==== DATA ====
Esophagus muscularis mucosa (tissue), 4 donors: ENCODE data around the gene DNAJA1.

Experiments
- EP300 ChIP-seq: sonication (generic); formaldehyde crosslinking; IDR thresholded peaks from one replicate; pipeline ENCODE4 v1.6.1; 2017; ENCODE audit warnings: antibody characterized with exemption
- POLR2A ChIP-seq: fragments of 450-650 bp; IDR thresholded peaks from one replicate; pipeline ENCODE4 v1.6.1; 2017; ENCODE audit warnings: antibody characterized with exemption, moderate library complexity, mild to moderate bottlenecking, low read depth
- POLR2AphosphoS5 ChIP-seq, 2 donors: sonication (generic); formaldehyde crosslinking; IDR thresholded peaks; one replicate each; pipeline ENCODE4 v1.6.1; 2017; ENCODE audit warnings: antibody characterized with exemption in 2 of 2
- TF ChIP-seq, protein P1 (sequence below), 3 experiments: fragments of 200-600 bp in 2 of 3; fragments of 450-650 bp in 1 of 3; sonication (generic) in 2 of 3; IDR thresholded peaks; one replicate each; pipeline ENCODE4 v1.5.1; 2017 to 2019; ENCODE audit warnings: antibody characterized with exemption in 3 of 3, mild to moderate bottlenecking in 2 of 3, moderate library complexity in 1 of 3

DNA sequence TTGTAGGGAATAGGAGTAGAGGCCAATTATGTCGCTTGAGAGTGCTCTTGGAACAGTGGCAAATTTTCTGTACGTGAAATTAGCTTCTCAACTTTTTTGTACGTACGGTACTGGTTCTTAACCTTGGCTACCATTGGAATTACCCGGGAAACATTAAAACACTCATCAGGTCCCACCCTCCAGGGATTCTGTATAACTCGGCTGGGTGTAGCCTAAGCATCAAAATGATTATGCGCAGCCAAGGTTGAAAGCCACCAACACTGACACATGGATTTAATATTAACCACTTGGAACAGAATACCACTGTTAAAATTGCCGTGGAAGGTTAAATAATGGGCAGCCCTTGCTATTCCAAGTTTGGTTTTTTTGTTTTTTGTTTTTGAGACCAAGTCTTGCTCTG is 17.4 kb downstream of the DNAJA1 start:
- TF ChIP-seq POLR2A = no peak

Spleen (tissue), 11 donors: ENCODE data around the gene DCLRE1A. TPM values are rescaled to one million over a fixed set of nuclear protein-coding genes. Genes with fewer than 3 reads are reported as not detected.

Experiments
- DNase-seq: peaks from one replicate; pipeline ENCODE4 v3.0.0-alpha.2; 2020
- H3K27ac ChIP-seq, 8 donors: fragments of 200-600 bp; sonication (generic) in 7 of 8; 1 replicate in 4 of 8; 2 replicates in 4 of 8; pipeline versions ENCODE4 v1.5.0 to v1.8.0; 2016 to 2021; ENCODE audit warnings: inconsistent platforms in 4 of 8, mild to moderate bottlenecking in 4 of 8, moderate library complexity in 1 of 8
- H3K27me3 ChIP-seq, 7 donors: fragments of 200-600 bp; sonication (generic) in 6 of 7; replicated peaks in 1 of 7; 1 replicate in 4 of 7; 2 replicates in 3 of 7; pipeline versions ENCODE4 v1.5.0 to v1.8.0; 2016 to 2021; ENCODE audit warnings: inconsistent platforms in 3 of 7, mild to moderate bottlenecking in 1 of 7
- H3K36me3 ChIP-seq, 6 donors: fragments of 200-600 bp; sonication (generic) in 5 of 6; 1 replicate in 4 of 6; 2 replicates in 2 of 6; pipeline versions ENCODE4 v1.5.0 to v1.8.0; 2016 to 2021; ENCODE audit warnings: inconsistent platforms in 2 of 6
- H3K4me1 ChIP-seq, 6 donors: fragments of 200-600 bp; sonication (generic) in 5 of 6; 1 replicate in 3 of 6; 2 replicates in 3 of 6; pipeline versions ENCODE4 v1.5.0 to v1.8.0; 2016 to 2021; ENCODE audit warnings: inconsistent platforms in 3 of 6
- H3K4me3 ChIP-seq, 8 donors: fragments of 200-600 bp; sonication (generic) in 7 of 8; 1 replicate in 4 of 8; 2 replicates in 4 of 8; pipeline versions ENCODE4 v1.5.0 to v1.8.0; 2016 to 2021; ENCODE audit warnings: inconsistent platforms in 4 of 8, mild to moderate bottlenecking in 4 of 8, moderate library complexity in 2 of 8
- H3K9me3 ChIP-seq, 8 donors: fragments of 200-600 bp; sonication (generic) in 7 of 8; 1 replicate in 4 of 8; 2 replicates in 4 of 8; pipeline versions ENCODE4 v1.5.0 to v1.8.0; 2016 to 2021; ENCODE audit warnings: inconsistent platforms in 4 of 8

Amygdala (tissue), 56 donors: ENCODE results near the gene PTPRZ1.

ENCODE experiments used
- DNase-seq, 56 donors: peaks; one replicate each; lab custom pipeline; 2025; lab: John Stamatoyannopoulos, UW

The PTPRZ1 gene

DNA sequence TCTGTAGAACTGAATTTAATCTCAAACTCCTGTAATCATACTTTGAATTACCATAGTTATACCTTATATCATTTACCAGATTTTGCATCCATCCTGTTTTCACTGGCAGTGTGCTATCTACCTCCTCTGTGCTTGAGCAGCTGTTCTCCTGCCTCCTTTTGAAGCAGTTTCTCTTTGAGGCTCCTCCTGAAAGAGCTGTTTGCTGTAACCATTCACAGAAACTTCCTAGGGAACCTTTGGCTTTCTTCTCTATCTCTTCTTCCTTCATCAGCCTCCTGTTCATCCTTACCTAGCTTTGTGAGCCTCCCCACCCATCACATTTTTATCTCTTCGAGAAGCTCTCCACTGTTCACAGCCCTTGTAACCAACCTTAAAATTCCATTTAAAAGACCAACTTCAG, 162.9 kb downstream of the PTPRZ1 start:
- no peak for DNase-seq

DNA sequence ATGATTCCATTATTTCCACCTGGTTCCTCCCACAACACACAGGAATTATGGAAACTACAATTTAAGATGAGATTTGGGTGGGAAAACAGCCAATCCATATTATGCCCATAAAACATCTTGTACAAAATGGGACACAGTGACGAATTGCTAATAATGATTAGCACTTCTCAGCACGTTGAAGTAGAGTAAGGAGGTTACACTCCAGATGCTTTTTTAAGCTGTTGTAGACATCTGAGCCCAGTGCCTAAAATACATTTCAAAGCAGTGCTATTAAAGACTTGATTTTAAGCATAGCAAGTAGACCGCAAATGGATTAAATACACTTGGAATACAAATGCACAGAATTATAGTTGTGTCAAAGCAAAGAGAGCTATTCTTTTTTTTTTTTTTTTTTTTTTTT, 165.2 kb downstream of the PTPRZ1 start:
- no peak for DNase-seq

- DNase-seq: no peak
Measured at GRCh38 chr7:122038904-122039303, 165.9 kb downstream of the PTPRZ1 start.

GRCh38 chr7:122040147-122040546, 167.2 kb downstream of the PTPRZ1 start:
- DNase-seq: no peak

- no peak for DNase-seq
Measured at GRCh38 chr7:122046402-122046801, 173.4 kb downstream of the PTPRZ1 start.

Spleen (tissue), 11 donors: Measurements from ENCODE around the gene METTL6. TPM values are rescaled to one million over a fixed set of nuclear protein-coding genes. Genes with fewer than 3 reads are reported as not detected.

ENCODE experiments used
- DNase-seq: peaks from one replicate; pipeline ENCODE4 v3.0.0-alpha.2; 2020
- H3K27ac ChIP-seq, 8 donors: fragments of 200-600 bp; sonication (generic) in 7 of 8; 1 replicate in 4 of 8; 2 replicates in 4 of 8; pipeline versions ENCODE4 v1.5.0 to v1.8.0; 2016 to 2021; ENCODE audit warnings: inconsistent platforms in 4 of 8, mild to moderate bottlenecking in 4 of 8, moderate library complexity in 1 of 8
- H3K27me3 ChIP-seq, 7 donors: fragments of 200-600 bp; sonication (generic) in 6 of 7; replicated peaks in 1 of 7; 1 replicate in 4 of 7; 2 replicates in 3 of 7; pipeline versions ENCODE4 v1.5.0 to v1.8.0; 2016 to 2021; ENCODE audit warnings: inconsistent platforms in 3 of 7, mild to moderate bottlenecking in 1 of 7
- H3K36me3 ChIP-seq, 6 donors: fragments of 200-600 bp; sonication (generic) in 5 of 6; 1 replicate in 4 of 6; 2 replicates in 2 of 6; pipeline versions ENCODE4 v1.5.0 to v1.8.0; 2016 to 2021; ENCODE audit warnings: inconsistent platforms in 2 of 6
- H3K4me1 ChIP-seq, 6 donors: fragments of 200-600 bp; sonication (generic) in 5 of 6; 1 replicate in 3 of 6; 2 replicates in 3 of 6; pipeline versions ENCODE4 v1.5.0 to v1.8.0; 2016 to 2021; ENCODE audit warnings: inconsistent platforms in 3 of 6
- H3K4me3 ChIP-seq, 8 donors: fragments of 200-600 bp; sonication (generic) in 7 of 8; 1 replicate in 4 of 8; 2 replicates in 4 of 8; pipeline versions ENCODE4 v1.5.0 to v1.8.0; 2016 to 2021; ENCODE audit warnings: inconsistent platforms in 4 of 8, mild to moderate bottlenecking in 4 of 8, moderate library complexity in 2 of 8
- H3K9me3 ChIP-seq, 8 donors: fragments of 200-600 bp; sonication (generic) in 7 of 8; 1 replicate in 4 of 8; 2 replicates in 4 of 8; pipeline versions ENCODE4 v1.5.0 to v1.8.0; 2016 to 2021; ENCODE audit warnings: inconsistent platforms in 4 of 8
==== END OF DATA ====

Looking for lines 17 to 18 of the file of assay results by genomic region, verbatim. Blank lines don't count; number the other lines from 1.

- H3K9me3 ChIP-seq, 8 donors: fragments of 200-600 bp; sonication (generic) in 7 of 8; 1 replicate in 4 of 8; 2 replicates in 4 of 8; pipeline versions ENCODE4 v1.5.0 to v1.8.0; 2016 to 2021; ENCODE audit warnings: inconsistent platforms in 4 of 8

Amygdala (tissue), 56 donors: ENCODE results near the gene PTPRZ1.